Pests are species that lower the yield of crop and that need to be controlled. They might be competitor plants (weeds) that grow in the field or greenhouse, taking vital minerals from the soil and using sunlight that might be available to the crop plant. Pests may be insects that feed on the crop plant such as aphids or caterpillars.
Farmers can control pests in two ways; chemical pesticides are toxic chemicals that kill the pest species and there is also biological control.
Chemical pesticides have two significant disadvantages. Firstly if the pesticide is persistent (DDT is a good example of this) it will not be broken down in the ecosystem and so will pass up the food chain. This leads to the pesticide occurring in a much higher concentration in the cells of animals at the top of the food chain and it can cause unexpected and catastrophic effects. DDT made the egg shells of the birds of prey much more fragile so chicks were hatched very prematurely and populations of eagles and falcons were decimated. This process is called Bioaccumulation.
Can you think why the concentration of the pesticide in the cells of the animals should increase as it moves up the food chain?
The second problem of chemical pesticides is that the pest species quickly develops a resistance to the chemical through natural selection. The pest can pass its resistance onto its offspring, and so the pest species gradually evolves to become more and more resistant to the pesticide. This means the farmer has to use more and more of the pesticide for less and less effect. In every generation the most resistant organisms survive to breed.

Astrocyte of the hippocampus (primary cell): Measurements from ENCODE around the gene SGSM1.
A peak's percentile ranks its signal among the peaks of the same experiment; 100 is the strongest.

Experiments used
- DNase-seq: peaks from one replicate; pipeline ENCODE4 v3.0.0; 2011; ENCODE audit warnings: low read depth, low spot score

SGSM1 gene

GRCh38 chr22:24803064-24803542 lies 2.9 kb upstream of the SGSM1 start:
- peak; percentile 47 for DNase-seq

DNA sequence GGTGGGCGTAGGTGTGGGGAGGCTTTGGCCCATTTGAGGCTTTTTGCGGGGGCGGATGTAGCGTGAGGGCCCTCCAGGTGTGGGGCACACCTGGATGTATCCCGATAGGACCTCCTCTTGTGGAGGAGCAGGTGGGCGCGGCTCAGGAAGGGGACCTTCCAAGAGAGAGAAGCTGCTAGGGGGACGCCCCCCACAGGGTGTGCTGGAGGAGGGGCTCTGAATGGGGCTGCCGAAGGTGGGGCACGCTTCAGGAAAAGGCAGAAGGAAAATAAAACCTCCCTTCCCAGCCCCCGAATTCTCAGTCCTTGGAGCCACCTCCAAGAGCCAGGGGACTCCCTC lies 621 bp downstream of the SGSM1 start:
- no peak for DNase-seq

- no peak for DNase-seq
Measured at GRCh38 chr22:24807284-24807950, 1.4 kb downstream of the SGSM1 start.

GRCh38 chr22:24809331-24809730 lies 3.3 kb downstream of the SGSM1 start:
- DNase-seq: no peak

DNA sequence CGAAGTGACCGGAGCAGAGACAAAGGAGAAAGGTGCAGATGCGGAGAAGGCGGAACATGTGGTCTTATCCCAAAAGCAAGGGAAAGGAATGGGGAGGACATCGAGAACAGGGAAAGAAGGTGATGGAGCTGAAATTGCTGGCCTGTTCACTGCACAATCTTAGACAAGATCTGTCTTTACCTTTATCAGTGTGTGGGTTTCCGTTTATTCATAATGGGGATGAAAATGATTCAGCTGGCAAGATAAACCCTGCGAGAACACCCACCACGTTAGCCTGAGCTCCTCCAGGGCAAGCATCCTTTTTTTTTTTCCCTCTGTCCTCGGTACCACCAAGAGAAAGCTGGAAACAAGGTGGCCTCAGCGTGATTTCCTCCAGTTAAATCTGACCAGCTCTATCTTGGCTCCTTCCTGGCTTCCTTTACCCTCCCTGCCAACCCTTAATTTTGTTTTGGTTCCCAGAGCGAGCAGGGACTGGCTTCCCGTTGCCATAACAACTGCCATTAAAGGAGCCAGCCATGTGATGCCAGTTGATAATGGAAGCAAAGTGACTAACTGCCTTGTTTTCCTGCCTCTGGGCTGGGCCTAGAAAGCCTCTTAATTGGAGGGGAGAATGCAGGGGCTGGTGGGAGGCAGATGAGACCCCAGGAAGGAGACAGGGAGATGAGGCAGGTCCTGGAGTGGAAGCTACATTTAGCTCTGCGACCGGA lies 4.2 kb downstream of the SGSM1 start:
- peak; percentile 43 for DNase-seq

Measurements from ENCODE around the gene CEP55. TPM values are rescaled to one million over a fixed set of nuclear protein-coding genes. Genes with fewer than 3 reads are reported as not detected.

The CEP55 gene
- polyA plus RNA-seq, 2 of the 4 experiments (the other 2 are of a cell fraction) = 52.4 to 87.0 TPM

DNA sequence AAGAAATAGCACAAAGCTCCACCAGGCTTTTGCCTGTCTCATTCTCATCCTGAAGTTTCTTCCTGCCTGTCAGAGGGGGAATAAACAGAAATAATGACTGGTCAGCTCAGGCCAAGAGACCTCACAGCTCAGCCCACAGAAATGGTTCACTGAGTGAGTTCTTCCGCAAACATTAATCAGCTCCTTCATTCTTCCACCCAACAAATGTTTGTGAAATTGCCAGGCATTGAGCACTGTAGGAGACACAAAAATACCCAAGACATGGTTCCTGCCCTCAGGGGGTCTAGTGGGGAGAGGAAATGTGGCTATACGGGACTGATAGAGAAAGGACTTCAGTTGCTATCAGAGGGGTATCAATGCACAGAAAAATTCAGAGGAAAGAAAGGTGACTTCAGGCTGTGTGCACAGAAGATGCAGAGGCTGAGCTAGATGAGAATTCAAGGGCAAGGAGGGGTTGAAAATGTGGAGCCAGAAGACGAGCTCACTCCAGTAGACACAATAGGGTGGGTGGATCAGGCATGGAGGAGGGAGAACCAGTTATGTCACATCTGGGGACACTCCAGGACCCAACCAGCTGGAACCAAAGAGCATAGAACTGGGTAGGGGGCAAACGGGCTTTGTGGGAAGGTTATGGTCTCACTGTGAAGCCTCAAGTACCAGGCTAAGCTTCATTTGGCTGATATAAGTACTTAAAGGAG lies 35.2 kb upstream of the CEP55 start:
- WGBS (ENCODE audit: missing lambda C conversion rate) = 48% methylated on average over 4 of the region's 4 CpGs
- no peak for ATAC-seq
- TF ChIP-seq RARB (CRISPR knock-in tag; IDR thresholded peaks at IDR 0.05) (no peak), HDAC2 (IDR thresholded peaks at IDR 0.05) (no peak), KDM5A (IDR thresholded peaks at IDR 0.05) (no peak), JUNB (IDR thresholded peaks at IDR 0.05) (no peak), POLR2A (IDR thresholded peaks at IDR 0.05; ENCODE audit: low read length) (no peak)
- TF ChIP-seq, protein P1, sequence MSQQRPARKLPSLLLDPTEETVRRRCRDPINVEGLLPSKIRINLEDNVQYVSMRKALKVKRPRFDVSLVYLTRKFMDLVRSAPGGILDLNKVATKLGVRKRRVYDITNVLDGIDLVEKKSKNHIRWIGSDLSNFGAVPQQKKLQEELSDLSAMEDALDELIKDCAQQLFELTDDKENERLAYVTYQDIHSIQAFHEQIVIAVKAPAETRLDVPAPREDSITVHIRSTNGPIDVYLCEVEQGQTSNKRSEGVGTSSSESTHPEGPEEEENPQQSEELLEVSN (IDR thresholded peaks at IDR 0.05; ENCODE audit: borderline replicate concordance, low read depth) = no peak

Biological Pest Control introduces a different species into the ecosystem that either predates or causes disease in the pest.
The control organism reduces but does not completely eliminate the pest species. It does take the pest population lower than the EIL (economic injury level) and so at these small populations, the presence of the pest does not damage the farmer’s yield.
Advantages and disadvantages of biological control.
Claimed advantages are
1. Selectivity, it does not intensify or create new pest problems.
2. No manufacturing of new chemicals, the organisms are already available.
3. Control organisms will increase in number and spread.
4. The pest is unable (or very slow) to develop a resistance.
5. Control is self perpetuating as the control organism will itself breed.
1. Control is slow.
2. It will not exterminate the pest.
3. It is often unpredictable.
4. It is difficult and expensive to develop and supply.
5. It requires expert supervision.
A good example of biological pest control might be the use of ladybirds in a greenhouse to reduce the numbers of whitefly, an aphid that feeds on the crop plant. Ladybirds eat the aphids and so reduce their population below the EIL. In a greenhouse, the control agents (ladybirds) cannot really escape into the wild and cause environmental damage and so the risk of the procedure is low. Sadly there are many examples from all over the world of a non-native control species being introduced to act against a specific pest and the biological control agent causing more harm than good through unpredictable behaviour in the new ecosystem. Biological control needs careful monitoring and detailed research in advance of the introduction of the new species.